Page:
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The Morning Call Newspaper Company
Thursday, May 25, 1989

Daniel Roebuck, a Bethlehem Catholic High School graduate who has made it big on the television screen as well as the silver screen, said life in California is not all it's cracked up to be.

''I dream of living back here. It's so nice and normal. What you hope for ultimately is to do the work. But I want to live here and work there,'' said the 25-year-old actor who resides in Glendale, a Los Angeles suburb.

Roebuck was in Easton recently, visiting the State Theatre where his mother, Elaine, works as a bookkeeper. She was proudly showing off her son just as much as she was showing off the ornate, historical landmark.

He said he has a special appreciation for the architecture of days gone by. ''Living in California, you get an appreciation for anything that has two floors,'' he joked, ''There's nothing like this in California.''

Roebuck has appeared in several films and was seen in a recent episode of ''Matlock,'' playing an attorney, Alex Winthrop, a part that has been inserted periodically into the show.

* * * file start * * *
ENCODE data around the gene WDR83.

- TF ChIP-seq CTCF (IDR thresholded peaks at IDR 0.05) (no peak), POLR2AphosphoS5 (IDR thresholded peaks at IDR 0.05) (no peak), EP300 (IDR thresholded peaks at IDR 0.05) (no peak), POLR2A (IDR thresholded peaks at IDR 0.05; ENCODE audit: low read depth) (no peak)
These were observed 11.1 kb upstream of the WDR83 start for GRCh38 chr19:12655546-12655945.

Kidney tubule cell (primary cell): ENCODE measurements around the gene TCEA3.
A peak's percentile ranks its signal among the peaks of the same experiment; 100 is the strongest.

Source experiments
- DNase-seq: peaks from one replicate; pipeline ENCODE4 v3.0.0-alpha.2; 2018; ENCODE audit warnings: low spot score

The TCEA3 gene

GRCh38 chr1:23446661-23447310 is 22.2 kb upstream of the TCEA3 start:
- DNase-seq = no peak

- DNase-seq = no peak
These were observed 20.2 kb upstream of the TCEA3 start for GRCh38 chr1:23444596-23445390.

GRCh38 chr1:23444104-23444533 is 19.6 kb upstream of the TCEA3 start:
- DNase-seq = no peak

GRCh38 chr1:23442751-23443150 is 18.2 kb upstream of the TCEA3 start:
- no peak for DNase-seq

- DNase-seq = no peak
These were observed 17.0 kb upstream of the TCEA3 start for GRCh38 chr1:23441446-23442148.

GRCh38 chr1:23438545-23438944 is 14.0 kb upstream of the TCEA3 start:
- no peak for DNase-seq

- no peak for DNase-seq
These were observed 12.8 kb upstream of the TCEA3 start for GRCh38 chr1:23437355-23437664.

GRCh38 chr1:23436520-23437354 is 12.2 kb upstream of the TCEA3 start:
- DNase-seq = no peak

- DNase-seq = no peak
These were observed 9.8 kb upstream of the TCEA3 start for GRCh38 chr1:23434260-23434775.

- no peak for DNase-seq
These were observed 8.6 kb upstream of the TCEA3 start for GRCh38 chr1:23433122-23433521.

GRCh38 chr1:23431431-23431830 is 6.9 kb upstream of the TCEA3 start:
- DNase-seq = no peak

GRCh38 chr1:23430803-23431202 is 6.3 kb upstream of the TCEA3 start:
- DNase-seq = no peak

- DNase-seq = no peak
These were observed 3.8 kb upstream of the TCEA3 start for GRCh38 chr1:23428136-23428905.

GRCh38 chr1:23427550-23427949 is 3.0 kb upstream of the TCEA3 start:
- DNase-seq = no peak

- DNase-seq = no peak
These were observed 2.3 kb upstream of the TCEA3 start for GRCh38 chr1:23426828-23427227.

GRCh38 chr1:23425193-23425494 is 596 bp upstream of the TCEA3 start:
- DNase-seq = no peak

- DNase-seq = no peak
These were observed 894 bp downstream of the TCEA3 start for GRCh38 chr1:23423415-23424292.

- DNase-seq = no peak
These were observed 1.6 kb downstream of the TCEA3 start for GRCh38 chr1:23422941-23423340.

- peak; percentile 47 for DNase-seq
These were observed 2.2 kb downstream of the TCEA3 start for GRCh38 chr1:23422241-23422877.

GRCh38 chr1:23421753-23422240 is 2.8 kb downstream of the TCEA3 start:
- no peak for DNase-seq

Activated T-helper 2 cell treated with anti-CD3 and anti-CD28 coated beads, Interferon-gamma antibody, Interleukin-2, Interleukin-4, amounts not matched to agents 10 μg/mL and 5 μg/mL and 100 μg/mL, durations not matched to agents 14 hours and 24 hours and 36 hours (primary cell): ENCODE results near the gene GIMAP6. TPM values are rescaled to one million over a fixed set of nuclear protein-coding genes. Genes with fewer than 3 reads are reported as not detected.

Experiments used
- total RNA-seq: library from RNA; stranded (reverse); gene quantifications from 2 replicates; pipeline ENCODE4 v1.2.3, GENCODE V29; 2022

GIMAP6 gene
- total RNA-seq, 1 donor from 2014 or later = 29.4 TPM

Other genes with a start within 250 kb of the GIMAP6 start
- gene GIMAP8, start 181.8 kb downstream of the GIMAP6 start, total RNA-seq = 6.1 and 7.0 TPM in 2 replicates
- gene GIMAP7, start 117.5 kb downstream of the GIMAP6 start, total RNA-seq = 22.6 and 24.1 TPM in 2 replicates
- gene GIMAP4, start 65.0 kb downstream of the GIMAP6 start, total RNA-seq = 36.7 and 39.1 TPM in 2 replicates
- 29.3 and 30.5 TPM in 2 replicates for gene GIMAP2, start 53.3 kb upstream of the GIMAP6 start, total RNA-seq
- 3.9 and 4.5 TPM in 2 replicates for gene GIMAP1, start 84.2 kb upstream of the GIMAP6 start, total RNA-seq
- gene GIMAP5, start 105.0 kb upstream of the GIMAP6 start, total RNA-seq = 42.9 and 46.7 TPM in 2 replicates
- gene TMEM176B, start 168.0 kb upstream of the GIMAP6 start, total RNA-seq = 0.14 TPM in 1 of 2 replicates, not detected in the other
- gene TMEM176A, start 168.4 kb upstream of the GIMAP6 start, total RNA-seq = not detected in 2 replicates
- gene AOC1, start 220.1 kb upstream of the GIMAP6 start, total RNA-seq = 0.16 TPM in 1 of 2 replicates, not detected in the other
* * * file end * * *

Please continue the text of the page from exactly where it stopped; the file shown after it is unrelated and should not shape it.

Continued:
In the movie ''River's Edge,'' based on a true story that took place a few years back in California, Roebuck plays a troubled teen-ager who murders a female friend, and then brings his friends to a wooded area to view her body.

He played an Indian chief in the film ''Dudes'' and was in the recently released movie ''Disorganized Crime,'' playing the partner of Ed O'Neill (Al Bundy of Fox network's ''Married With Children''). He has bumped shoulders with the likes of such actors as Fred Gwynne, Richard Gere, Corbin Bernsen and Dennis Hopper.

''I'll do anything for a buck. That's what I have on the back of my resume,'' laughed Roebuck.

His mother recalled his first attempt at acting. ''He did his first impression when he was seven. He did James Cagney. 'You dirty rat. You stinkin copper,' '' she mimicked.

He went on to play a clown in the Lions All-Star Circus and then became involved in local stage productions - and so did his mother. After graduating from high school, he took acting classes at Bucknell University and completed the Pennsylvania Governor's School for the Arts, a summer program.

Roebuck, whose father, John, works for the city of Bethlehem, just finished a pilot for a television series called ''Capital News,'' in which he plays a ''young, vulnerable reporter'' at a Washington, D.C., newspaper. When he returns to California, he will find out whether the show will be picked up for ABC's new season in the fall.

All the brouhaha over celebrities, Hollywood parties and the like does not faze Roebuck.

''I don't go to parties. I've got agents and managers and I pay them large amounts of money to do my schmoozing for me.''